Digital payment drawback
Sep 5, 2023
It’s probably hard for most of us to switch from paper currency to digital at first. When we touched the currency and counted and gave, we felt more comfortable, but when everything became an illusion, our currency also became the same, we couldn’t see, touch, count, but it was there like imagination, there was no other way, so we accepted it.
Digital India is a boastful phrase. It is good so long as people get services through digital means, as a relief from the tormenting public experiences with government officials. Nine years have passed since we heard the slogan. Digital India has shined in a digital payment system, thanks to the proliferation of the Unified Payment Interface (UPI) payment system, which enables peer-to-peer transactions. National Payments Corporation of India (NPCI) rolled out the digital payment system in 2016. Instantly it became popular among youngsters in big towns. Gradually, it penetrated even in villages and low-income groups. Vegetable carts in villages, where there is still a mud road, carry QR codes for digital payment. People pay even Re 1 through UPI. In July 2023, this system recorded nearly 10 billion transactions for Rs 15.34 billion.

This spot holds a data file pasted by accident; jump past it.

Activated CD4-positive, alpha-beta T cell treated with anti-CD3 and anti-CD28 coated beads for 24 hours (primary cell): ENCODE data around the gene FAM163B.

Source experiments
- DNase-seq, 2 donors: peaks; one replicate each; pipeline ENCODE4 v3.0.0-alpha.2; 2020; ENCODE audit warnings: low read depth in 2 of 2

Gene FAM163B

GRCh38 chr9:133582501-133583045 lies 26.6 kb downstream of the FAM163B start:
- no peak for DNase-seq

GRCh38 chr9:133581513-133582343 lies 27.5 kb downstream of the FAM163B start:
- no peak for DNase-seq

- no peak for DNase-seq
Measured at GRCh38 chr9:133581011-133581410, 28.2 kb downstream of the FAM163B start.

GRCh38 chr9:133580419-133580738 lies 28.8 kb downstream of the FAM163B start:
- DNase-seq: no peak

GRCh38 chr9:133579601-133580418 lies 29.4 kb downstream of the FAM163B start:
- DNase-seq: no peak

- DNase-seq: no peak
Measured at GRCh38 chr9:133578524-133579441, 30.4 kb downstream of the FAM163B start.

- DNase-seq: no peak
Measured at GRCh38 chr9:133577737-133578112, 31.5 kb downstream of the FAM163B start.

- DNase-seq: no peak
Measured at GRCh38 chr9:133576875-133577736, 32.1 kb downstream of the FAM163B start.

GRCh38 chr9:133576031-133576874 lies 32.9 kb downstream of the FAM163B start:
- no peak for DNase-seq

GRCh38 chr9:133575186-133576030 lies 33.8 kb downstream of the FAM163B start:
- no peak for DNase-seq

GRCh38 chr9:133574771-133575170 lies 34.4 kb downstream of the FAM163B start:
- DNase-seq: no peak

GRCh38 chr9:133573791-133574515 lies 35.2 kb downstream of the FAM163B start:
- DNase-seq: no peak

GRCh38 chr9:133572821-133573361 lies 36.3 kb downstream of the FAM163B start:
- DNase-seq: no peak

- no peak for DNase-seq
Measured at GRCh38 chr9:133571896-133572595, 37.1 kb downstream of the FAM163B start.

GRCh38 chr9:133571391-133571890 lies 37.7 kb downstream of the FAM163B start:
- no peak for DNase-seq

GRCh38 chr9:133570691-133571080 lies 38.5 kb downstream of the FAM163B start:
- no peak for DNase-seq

People find it very convenient. Even if there is no cash in hand, a QR code inspires people to buy tempting products. No problem, even if the bank account has a net balance of only Rs 100.
Once, Indians were the biggest household savers in the world. But we lost the distinction long ago. The gross savings rate consistently declined to 29 per cent in 2021 from 37 per cent in 2012. Last year, it fell to a 30-year low, thanks to the prodigality of Indians. Once digital facilities became available, people found nothing that forbade them to buy what they saw. Earlier, when people had nothing in their pockets they showed no desire to buy anything that fascinates them.
It is a natural tendency for people to keep some money in their accounts while withdrawing from the bank for their monthly expenses. With the UPI facility people find it easy to spend some more bit by bit, rarely worrying about small debits. High inflation also eats into their savings. With many small debits, the balance in the account touches the bottom. Banks have a good time with penal fees from account holders for not maintaining minimum balances. Savers have finally nothing in their account as surplus at the end of the month. People save nothing and pass the blame on inflation to hide the real reason for buying temptation, using digital currency to pay.
Every convenience comes at a cost. Some conveniences are disastrous. A capitalist economy over-depends on the blessings of whether it can deliver unpredictable results. Traditionally Indians are cautious about the future because of the transient weather pattern. That is the reason we have the high savings tendency inherent in us. I am afraid the UPI payment culture is altering the savings culture.